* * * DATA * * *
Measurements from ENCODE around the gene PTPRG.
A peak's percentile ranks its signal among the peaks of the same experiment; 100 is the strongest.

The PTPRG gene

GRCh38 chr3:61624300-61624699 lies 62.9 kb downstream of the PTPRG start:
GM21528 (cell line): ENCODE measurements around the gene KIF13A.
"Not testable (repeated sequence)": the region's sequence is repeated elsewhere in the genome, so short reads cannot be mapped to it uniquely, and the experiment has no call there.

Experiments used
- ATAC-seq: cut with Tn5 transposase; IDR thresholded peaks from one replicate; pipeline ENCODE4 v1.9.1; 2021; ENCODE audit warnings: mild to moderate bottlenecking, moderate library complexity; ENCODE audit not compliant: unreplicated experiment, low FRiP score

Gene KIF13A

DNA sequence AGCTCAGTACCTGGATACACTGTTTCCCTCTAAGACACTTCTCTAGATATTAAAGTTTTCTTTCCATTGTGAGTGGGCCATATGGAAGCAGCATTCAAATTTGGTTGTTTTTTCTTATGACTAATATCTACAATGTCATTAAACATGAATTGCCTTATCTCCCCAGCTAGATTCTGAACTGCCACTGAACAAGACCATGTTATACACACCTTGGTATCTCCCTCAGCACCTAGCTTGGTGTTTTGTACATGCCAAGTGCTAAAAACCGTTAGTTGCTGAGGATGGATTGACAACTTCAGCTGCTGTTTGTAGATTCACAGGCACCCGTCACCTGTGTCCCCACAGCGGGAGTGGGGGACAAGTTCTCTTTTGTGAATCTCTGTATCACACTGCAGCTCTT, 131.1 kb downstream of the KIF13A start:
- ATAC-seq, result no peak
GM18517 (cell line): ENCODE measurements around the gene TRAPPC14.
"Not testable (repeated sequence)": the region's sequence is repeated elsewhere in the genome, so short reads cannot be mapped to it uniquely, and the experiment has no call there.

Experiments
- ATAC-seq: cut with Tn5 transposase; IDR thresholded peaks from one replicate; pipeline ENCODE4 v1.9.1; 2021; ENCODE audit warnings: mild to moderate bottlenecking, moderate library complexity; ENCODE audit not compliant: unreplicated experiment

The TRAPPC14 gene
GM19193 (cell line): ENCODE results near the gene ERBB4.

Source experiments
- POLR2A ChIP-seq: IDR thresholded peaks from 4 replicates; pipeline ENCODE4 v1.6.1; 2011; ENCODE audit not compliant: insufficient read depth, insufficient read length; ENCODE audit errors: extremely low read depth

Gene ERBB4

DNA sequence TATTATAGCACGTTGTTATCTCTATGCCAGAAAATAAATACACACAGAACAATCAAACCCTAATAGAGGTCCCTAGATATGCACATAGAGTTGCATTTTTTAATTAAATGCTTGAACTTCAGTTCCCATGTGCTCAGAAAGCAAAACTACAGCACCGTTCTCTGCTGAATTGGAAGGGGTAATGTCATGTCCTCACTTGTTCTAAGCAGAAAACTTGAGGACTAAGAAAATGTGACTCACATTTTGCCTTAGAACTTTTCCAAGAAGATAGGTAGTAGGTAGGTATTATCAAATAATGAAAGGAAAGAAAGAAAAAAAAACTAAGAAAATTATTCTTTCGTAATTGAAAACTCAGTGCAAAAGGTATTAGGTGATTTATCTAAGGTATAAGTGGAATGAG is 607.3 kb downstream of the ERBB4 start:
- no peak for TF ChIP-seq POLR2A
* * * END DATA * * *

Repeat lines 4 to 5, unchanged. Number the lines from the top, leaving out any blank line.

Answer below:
GRCh38 chr3:61624300-61624699 lies 62.9 kb downstream of the PTPRG start:
GM21528 (cell line): ENCODE measurements around the gene KIF13A.